Just in time for the film adaptation of The Girl In The Spider’s Web, Titan Comics unleashes the first three stories in the Millennium Series. This collection of graphic novels was written by Sylvain Runberg, translated into English by Rachel Zerner, with artwork from Jose Homs and Manolo Carot. In this visual format, The Girl With The Dragon Tattoo, The Girl Who Played With Fire, and The Girl Who Kicked The Hornet’s Nest all honor the legacy started by Stieg Larsson with a gritty unflinching look at human nature corrupted by hate, greed, and lust.

This collection shows the disgraced financial journalist Mikael Blomkvist teaming up with the tragically savage super hacker Lisbeth Salander as they find redemption through researching a missing persons case on an island belonging to a family full of secrets. And later in searching through Lisbeth’s own past.

A Not So Subtle Subtlety

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This is no complaint, but you must know going in, that the art style of Homs and Carot is very subtle in how unsubtle it is. You can take any page, completely out of context, and know just how they intend for you to feel. You notice right away just how off everything looks, but it might take a second to realize that every “off” looking character is completely intentional, and builds the dark world Lisbeth inhabits. Everything from a slight contortion of the face to complete isolation makes itself known and ingrains you in the world whether you realize it or not.

Mysteries That Move Quickly

The flow of the panels of each issue allow for the story move and never slow down once things get going. Given the nature of graphic novels, I find this fantastic. You never want the audience to become bored for too long, but what ends up becoming lost with this fast pace includes the scene’s ability to breathe.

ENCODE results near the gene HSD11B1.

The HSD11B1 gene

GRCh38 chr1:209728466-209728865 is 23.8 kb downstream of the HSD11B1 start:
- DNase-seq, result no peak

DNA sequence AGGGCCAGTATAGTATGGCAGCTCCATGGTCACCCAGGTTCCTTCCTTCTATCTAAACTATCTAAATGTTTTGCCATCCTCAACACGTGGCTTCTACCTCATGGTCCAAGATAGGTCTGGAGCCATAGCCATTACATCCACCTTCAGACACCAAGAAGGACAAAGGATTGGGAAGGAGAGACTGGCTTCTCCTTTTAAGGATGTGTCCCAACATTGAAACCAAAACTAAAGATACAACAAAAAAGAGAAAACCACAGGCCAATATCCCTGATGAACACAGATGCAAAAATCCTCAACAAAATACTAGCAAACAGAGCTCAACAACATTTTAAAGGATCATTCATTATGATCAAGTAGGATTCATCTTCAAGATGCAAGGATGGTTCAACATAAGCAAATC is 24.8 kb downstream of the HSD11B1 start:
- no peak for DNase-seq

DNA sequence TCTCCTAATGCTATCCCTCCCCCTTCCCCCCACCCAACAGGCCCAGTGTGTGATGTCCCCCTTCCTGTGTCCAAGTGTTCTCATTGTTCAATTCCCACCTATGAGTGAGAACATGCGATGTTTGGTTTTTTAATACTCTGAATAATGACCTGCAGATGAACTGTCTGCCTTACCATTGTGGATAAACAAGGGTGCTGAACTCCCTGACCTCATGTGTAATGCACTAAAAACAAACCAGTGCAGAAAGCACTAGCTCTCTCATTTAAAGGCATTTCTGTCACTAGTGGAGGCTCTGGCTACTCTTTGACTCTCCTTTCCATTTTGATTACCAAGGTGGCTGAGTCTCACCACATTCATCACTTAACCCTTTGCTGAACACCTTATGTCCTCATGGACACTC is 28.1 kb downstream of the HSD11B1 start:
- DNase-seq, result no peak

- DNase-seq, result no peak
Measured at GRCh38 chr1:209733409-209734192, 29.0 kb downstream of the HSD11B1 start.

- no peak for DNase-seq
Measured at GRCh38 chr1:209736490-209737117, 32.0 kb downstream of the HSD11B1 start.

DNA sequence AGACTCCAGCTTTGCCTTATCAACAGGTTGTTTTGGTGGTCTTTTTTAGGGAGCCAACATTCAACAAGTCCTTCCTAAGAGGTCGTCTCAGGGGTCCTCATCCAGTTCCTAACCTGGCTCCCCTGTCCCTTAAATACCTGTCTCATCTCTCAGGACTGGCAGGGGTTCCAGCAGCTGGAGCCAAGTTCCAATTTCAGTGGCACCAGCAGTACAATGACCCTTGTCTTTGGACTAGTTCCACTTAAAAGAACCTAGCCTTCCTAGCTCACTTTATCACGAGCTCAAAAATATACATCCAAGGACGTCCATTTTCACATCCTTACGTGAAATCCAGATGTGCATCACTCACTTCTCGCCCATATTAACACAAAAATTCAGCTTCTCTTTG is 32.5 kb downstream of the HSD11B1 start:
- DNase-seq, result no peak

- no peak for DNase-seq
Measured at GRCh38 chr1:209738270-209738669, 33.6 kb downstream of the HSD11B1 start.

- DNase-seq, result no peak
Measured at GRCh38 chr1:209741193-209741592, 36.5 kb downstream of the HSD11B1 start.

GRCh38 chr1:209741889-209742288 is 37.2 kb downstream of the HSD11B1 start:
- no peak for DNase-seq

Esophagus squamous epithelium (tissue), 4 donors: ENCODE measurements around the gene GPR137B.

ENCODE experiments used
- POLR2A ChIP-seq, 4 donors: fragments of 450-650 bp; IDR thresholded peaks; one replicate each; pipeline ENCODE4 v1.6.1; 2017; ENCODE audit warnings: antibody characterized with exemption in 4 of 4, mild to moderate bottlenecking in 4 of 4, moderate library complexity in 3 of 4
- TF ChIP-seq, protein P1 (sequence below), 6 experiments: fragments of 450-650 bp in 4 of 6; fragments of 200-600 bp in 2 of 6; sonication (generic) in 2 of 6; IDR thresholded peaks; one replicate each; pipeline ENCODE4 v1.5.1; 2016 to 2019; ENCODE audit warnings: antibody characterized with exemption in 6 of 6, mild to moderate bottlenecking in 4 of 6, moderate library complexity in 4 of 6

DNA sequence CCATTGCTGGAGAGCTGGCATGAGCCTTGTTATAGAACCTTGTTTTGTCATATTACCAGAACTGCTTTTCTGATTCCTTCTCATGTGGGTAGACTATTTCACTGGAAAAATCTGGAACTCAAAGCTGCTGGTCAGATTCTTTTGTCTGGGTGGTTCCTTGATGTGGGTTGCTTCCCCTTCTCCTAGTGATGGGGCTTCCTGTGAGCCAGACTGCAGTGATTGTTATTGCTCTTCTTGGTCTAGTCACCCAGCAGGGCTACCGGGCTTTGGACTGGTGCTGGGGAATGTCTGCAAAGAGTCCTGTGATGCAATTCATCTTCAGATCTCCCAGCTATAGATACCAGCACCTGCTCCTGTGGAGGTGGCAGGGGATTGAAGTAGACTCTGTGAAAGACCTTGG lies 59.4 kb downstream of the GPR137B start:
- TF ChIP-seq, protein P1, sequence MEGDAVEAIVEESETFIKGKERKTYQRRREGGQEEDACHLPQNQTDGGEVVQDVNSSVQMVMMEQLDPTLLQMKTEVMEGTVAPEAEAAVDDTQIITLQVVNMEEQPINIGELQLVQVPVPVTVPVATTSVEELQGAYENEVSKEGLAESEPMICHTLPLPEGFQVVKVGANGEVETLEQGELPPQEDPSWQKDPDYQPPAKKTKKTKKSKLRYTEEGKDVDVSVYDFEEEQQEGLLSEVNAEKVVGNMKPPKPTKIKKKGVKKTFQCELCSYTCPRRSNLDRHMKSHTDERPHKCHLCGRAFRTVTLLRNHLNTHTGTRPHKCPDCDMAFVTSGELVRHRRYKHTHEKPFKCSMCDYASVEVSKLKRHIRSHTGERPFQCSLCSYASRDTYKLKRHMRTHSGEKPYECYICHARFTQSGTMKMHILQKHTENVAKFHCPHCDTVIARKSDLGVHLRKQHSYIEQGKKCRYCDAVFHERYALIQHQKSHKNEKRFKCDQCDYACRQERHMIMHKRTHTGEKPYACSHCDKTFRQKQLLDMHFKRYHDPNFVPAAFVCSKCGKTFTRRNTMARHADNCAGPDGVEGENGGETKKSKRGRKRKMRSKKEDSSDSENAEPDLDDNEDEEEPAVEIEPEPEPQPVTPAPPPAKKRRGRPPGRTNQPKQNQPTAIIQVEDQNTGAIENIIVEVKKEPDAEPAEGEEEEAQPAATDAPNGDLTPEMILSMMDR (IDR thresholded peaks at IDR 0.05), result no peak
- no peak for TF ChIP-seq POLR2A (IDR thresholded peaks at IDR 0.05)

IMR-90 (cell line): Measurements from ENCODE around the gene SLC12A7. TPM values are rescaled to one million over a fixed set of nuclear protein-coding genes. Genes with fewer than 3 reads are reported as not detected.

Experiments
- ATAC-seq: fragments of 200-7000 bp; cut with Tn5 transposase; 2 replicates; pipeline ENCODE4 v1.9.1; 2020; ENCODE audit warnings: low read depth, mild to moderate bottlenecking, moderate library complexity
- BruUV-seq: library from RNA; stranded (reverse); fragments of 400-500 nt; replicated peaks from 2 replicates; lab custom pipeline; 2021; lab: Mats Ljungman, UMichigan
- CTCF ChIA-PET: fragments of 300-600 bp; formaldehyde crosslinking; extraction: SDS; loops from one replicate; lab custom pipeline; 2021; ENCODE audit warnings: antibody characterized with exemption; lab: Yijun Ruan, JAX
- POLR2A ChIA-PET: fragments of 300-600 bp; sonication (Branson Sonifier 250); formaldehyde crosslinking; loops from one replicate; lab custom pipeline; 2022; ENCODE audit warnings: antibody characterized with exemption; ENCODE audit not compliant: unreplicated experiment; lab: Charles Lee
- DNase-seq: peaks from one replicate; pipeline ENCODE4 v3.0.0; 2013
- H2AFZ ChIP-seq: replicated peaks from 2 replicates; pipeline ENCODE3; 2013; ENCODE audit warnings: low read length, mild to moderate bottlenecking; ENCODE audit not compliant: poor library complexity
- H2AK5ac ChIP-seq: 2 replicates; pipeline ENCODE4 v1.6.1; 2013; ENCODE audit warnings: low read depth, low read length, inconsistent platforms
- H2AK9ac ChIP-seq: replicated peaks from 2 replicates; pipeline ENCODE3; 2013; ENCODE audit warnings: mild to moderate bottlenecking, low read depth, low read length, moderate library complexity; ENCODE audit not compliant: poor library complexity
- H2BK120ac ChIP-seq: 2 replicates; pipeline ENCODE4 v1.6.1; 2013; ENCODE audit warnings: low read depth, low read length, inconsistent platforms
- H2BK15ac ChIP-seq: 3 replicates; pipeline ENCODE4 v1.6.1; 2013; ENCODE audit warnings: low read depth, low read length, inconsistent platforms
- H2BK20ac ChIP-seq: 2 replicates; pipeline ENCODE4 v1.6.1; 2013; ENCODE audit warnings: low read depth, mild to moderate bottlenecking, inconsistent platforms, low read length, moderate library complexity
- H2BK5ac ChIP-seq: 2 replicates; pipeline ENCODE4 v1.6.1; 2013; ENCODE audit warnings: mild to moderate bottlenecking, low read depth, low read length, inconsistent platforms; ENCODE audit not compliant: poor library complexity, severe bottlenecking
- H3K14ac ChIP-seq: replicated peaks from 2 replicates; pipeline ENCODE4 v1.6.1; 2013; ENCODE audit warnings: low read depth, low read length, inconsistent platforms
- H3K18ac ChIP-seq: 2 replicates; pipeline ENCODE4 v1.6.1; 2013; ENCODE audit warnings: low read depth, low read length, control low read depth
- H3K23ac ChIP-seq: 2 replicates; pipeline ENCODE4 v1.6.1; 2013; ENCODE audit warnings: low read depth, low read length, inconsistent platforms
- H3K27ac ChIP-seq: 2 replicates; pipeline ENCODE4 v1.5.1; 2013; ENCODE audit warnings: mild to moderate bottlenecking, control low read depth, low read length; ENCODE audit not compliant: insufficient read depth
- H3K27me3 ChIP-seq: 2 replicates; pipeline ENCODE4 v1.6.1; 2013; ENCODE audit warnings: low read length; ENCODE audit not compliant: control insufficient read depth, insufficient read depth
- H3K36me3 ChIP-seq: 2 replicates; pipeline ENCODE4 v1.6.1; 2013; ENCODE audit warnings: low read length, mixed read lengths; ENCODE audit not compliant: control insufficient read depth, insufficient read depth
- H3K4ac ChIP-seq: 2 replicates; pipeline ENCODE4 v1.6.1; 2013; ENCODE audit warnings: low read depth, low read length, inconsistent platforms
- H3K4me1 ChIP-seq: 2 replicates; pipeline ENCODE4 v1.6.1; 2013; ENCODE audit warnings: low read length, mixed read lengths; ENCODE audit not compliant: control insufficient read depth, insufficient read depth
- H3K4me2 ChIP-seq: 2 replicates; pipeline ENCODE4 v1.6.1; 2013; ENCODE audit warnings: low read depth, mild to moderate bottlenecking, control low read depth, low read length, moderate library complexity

I found myself yearning for quieter moments to perhaps have one panel that takes up a full page. Although, I must admit I felt the whole pages dedicated to victims that the protagonists don’t even know about was a very nice touch and step in the right direction to break up the breakneck pace. The Millennium Collection grabs you and doesn’t let you go. The story moving a little too quickly is a natural casualty considering each story from the source material was originally 700 to 800 pages each.

Sympathy For The Devil

This collection deserves far more credit than a mere greatest hits album. While the pages flew by, the story is still fleshed out to the point where, at times, you just feel sympathy for Lisbeth, caught in an abusive cycle. As much of a badass as she is, you still contemplate how the only reason she is vicious is because the whole world treats her like garbage. And the world, in turn, ends up abusing her like garbage because of said viciousness.

How Does It Hold Up?

Titan Comics’ Millennium Trilogy is a thrill ride from beginning to end three times over. Once the collection sets up the characters in The Girl With The Dragon Tattoo, Titan Comics doesn’t pull on the reins. Not even for the beginnings of the two stories that follow. If you’ve never read the original novels or seen the movies, this collection is a great place to start. And if you’re already familiar with these stories, this collection is worth a look just to see where it differs from other media. You may even end up picking up the continuation of the graphic novel saga with The Girl Who Danced With Death.

Gritty Art Style
Interesting Three Dimensional Characters
Contains The Spirit of the Source Material
Quick Pace Could Perhaps Breathe More
I Wish It’d Been Longer

Review Summary

The Millenium Trilogy Boxset captures the spirit of The Girl With The Dragon Tattoo and the two sequels that followed. Its art style portrays an unforgiving gritty world of secrets and intrigue. I only wish that Titan Comics had allowed it to breathe a little more.

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